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THE LEAST-RACED GROUP A SIERRA IN HISTORY!
 
 
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THE LEAST-RACED GROUP A SIERRA IN HISTORY!

Published 12 August 2014

Ex-Colin Bond Caltex Sierra racing on in Heritage Touring Cars ...

WITH over 100 log booked Heritage Touring Cars covering the Group A and C eras of Australian touring car racing, there are some fantastic stories relating to the histories of the cars in the category.

A Historic category that caters for the ‘Legends of Bathurst’, Heritage Touring Cars engaged V8 Sleuth's Aaron Noonan earlier this year to start producing unique content on its very special fleet of race cars.

Part of that has been histories on some of the cars that make up the HTC field and the most recent is this feature on the Caltex Ford Sierra RS500 Cosworth of Rod and Craig Markland.

The ex-Colin Bond turbocharged Ford holds a pretty special place in Australian Group A touring car racing history – the shortest period racing life span of a car in the era – just seven racing laps at Bathurst!

Former Bathurst winner Bond swapped to Sierras in 1988 and ran the four-cylinder Fords for five years through to the end of the Group A rulebook in 1992.

Despite the rules being about to change to five-litre V8s and two-litre cars for 1993, Bond constructed a brand new Sierra for the 1992 Tooheys 1000 at Bathurst.

Open wheeler star John Smith – who would be joining Bond in a two car Toyota Corolla Seca team under the new two-litre rules the following year – joined him as co-driver for Bathurst with the car adopting Bond’s familiar #8.

Bond turned 50 just before the race but that would be the limit of celebrations for the team at Mount Panorama that year.

They qualified 12th and narrowly missed a spot in the Tooheys Top 10 Shootout but only lasted seven laps in the race when the oil pressure took a dive and he headed to the pits.

It was pushed into the garage for repair but its day was done and it would never race in Group A again, given Bond used one of his older cars for the non-championship Adelaide Grand Prix support event.

With touring car rules moving to V8s and two-litre cars for 1993, the still all but-brand-new Sierra was put to one side.

“When Bondy finished with it, the Sierra went to John Dawson-Damer’s workshop and was left in the corner there,” says current owner Rod Markland.

“Apparently it stayed there for a long time – so much so that the rats ate the wiring out of it! So Brett Maddren got it back, re-wired it and got it going then sold it to Richard Esprey, who had a BMW.”

In 2012 Terry Lawlor secured the car having previously competed in Porsche GT3 Cup Challenge, Touring Car Masters and Group S Historics.

“The Caltex Sierra was put up for sale a few years ago, but I missed out and bought a BMW M3 instead,” he said at the time.

“Then at the Phillip Island Classic last year it put a conrod through the block, and the owner agreed to swap it for my BMW!”

Corse Motorsport’s Mick Mitchell – who was a mechanic for Bond’s Caltex team during the Sierra era – was given the job to get the car ready to return to the track and Lawlor joined the Heritage Touring Car category with it.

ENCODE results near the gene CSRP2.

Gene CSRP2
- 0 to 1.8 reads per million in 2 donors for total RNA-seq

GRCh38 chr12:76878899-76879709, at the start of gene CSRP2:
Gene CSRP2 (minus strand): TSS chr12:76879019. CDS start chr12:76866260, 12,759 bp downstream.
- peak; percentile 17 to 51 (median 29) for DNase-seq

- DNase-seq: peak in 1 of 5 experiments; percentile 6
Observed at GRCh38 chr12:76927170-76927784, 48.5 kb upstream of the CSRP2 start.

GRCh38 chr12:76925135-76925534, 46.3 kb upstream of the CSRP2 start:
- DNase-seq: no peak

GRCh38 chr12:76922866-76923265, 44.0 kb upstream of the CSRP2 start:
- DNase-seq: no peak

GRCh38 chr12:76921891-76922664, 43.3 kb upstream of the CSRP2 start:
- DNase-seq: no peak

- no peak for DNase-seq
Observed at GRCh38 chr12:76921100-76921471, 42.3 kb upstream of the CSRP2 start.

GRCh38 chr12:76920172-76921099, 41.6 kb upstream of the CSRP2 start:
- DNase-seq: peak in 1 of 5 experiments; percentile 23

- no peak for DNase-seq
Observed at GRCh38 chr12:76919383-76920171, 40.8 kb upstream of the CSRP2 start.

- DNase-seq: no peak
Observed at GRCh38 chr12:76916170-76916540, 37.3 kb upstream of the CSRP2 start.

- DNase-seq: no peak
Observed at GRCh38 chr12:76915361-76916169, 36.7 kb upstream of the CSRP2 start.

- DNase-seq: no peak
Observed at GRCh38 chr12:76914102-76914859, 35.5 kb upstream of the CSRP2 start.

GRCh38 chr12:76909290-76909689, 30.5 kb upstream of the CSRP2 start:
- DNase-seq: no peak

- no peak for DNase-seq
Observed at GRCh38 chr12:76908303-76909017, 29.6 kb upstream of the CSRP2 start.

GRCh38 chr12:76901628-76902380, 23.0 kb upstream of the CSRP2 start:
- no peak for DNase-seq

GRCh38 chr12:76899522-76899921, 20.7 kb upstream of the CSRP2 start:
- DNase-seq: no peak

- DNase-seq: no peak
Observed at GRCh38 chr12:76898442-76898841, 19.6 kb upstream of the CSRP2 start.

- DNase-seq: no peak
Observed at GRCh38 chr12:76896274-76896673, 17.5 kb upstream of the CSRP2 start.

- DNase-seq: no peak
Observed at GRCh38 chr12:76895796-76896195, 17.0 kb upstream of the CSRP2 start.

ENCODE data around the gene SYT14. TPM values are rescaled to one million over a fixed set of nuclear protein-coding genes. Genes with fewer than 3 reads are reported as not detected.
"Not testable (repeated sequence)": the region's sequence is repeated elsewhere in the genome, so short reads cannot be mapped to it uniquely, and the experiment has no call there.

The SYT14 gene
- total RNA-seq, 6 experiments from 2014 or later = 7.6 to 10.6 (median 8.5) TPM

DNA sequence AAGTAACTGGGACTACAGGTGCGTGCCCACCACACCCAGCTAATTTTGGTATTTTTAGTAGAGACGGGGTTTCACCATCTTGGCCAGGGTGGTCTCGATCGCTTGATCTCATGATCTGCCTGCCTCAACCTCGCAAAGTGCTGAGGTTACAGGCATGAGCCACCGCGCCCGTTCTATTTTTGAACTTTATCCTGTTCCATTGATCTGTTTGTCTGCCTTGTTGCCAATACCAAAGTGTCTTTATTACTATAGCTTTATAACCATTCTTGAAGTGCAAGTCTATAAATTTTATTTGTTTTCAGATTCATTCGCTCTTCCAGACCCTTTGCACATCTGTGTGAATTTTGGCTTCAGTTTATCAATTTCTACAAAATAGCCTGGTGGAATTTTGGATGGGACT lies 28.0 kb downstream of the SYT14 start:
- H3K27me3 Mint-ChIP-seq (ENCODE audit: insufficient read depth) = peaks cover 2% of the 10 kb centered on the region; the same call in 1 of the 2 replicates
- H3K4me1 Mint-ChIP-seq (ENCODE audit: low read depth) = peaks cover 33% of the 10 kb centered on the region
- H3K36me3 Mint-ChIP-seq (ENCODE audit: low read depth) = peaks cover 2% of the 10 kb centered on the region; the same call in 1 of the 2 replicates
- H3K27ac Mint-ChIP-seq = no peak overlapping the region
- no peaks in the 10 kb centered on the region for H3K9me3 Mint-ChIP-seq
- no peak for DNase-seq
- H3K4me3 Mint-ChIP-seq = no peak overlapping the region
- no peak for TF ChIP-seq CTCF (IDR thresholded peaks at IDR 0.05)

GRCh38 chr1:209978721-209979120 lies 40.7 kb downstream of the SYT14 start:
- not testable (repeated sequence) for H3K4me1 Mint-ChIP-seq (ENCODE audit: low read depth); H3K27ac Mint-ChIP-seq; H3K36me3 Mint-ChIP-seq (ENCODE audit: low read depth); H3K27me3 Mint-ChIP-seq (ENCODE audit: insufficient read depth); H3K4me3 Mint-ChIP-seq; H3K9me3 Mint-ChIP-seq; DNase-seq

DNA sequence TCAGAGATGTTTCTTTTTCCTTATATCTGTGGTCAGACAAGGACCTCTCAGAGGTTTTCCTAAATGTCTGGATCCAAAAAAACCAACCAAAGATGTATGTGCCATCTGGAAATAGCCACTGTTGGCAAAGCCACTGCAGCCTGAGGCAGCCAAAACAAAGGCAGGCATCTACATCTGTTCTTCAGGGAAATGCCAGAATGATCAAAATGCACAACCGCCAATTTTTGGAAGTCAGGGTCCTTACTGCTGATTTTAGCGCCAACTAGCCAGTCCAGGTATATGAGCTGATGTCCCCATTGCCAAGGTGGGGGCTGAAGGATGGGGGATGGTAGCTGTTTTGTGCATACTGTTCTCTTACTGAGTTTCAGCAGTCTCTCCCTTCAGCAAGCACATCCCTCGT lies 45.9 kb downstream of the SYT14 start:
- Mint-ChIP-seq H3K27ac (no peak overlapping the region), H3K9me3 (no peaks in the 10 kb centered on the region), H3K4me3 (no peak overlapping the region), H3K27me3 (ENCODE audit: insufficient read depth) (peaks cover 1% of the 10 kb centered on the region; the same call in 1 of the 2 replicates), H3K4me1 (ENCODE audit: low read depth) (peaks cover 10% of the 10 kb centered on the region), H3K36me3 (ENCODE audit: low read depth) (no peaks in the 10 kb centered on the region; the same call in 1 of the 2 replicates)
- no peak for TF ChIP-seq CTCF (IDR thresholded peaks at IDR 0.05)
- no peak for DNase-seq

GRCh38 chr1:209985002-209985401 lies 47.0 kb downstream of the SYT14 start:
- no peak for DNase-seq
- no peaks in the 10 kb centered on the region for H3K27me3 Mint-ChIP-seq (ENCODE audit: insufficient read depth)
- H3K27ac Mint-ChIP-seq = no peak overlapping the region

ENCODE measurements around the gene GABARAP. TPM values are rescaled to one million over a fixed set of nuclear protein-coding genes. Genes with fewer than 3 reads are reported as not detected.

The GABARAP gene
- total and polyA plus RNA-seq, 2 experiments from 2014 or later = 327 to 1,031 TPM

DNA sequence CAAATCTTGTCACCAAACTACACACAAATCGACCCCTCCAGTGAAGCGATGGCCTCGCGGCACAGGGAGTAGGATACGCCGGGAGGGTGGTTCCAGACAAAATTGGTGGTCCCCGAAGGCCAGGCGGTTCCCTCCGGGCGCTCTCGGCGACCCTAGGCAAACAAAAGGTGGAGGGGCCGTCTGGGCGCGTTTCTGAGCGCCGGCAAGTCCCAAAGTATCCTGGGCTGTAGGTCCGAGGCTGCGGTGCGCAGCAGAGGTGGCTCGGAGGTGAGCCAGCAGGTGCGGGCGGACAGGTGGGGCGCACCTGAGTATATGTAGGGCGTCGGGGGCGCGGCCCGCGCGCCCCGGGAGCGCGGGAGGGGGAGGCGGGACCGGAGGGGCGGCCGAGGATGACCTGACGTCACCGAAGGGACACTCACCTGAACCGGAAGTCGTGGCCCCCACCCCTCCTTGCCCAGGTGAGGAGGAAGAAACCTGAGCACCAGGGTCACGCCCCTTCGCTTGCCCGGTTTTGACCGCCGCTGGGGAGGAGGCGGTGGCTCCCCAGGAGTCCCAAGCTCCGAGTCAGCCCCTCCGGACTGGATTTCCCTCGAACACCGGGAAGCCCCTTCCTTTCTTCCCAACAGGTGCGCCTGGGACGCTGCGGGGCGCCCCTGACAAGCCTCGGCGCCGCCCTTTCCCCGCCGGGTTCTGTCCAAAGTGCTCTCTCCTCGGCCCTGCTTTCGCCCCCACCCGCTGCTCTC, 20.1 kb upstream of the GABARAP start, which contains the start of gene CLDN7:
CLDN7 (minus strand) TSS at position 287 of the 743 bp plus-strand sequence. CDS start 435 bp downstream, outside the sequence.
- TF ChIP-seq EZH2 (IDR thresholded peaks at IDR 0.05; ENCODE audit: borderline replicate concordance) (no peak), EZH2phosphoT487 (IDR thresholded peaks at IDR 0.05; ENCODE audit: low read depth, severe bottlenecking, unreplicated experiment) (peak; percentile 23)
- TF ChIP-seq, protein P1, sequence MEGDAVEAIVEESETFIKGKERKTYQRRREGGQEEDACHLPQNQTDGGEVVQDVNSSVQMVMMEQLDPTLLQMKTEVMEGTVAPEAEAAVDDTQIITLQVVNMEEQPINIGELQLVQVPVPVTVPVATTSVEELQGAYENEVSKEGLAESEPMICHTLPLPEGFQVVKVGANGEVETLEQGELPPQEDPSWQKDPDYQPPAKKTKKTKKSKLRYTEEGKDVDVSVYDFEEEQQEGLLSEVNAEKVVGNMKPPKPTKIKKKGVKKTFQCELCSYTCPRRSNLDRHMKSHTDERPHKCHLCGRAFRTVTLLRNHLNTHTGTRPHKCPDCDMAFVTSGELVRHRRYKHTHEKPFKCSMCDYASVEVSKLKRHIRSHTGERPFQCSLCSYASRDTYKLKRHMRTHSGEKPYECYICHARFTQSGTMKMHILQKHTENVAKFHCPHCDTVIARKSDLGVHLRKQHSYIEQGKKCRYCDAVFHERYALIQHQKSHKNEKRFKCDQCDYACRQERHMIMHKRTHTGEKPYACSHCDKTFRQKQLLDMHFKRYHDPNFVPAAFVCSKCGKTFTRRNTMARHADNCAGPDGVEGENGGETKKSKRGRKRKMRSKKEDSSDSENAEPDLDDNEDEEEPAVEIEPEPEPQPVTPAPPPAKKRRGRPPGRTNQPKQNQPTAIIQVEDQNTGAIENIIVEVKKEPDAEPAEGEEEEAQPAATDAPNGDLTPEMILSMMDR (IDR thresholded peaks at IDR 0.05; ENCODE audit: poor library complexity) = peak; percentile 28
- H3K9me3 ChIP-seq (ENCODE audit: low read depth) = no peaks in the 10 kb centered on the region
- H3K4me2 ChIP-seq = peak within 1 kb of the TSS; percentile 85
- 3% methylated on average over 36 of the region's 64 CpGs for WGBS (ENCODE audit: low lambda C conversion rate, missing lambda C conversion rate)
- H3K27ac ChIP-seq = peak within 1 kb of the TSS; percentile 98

When it was given a shakedown at Sydney Motorsport Park, none other than Colin Bond was on hand to see – and slipped behind the wheel for a few laps as well!

Last year in 2013 Lawlor was a regular front-runner and debuted in the car at the season-opening event at the Phillip Island Classic before going on to win a range of races.

Then the car was part of another deal at the beginning of 2014, with Lawlor trading his Caltex Sierra with HTC competitors Craig and Rod Markland’s ex-GIO Nissan GT-R.

The Marklands have been racing the Sierra this year in the Heritage Touring Cars Series and thoroughly enjoying the unique turbo machine.

“I’ve only driven it for 10 laps but it’s a really nice car to drive,” says Markland.

“It feels much more alive than the Nissans we’ve had were. It’s not as forgiving as the HR-31 though. I got more comfortable in the Sierra than I ever did in the GT-R too.

“The Sierra is in really good condition. It’s enormously strong from the flywheel back. A six-speed Holinger, current engine management, huge brakes, nine-inch diff etc. We’re not trying to run the sort of power they had back in the day. We’re running fairly conservatively with the boost without making the car lack too much performance.

“The car didn’t run a full season back in its Group A life. When a car goes through a season it gets all the little bits and pieces sorted on it, which we’ve been doing with this car.

“My son Craig drove it at the Phillip Island Classic and he hadn’t had any miles in it. They gave him 10 laps with the international guys for a shakedown and he put it fourth on the grid out of a grid of over 40 cars. He ran fourth all weekend just behind the GIO GT-R, Jim Richards’s HR-31 and Bryan Sala’s Sierra. He did exceptionally well.”

Here’s an in-car video on YouTube of Craig Markland at the helm of the Caltex Sierra at this year’s HTC round at the Phillip Island Classic in March.

The Sierra had a few dramas that prompted its withdrawal from Round 2 of the Heritage Touring Cars Series at Sydney Motorsport Park back in May.

“I’d done some cleaning up and moved one of the oil lines,” recalls Markland.

“It gave us an oil pressure reading from the head instead of the block. So it looked like we were down in oil pressure when we really weren’t!

“But we’ve been going through it and will build the engine up and dyno it soon and get ready for the next event.”

The Caltex Sierra will next be in action in Round 4 of the Heritage Touring Car Series at Sydney Motorsport Park at the Muscle Car Masters on Fathers Day weekend – September 6/7.

 

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